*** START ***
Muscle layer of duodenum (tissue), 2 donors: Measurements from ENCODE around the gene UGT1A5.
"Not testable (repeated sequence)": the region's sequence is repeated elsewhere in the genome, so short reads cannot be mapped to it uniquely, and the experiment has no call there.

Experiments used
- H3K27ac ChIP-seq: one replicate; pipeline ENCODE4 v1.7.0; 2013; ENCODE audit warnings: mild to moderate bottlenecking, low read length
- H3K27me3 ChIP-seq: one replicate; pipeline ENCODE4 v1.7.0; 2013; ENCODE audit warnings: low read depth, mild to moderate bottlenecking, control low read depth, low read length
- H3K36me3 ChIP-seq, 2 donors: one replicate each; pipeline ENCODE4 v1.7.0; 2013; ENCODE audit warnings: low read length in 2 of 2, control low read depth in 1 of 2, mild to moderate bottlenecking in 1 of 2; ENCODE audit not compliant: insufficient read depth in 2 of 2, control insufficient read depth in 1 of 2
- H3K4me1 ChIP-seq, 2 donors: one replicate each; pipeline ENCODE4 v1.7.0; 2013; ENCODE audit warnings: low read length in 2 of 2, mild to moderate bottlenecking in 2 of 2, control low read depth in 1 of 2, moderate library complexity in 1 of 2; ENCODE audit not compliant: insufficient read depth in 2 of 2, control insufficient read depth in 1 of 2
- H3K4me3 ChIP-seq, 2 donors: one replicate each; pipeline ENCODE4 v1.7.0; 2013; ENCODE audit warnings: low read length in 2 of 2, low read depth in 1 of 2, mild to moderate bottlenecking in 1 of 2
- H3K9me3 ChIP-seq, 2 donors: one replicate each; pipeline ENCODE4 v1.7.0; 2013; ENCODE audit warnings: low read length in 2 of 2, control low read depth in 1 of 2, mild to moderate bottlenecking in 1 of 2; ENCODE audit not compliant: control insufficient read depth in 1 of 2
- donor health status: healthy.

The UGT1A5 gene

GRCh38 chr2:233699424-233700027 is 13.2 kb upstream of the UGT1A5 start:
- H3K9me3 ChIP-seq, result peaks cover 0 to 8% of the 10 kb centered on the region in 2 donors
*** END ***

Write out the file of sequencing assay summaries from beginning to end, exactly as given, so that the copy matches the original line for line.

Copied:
Muscle layer of duodenum (tissue), 2 donors: Measurements from ENCODE around the gene UGT1A5.
"Not testable (repeated sequence)": the region's sequence is repeated elsewhere in the genome, so short reads cannot be mapped to it uniquely, and the experiment has no call there.

Experiments used
- H3K27ac ChIP-seq: one replicate; pipeline ENCODE4 v1.7.0; 2013; ENCODE audit warnings: mild to moderate bottlenecking, low read length
- H3K27me3 ChIP-seq: one replicate; pipeline ENCODE4 v1.7.0; 2013; ENCODE audit warnings: low read depth, mild to moderate bottlenecking, control low read depth, low read length
- H3K36me3 ChIP-seq, 2 donors: one replicate each; pipeline ENCODE4 v1.7.0; 2013; ENCODE audit warnings: low read length in 2 of 2, control low read depth in 1 of 2, mild to moderate bottlenecking in 1 of 2; ENCODE audit not compliant: insufficient read depth in 2 of 2, control insufficient read depth in 1 of 2
- H3K4me1 ChIP-seq, 2 donors: one replicate each; pipeline ENCODE4 v1.7.0; 2013; ENCODE audit warnings: low read length in 2 of 2, mild to moderate bottlenecking in 2 of 2, control low read depth in 1 of 2, moderate library complexity in 1 of 2; ENCODE audit not compliant: insufficient read depth in 2 of 2, control insufficient read depth in 1 of 2
- H3K4me3 ChIP-seq, 2 donors: one replicate each; pipeline ENCODE4 v1.7.0; 2013; ENCODE audit warnings: low read length in 2 of 2, low read depth in 1 of 2, mild to moderate bottlenecking in 1 of 2
- H3K9me3 ChIP-seq, 2 donors: one replicate each; pipeline ENCODE4 v1.7.0; 2013; ENCODE audit warnings: low read length in 2 of 2, control low read depth in 1 of 2, mild to moderate bottlenecking in 1 of 2; ENCODE audit not compliant: control insufficient read depth in 1 of 2
- donor health status: healthy.

The UGT1A5 gene

GRCh38 chr2:233699424-233700027 is 13.2 kb upstream of the UGT1A5 start:
- H3K9me3 ChIP-seq, result peaks cover 0 to 8% of the 10 kb centered on the region in 2 donors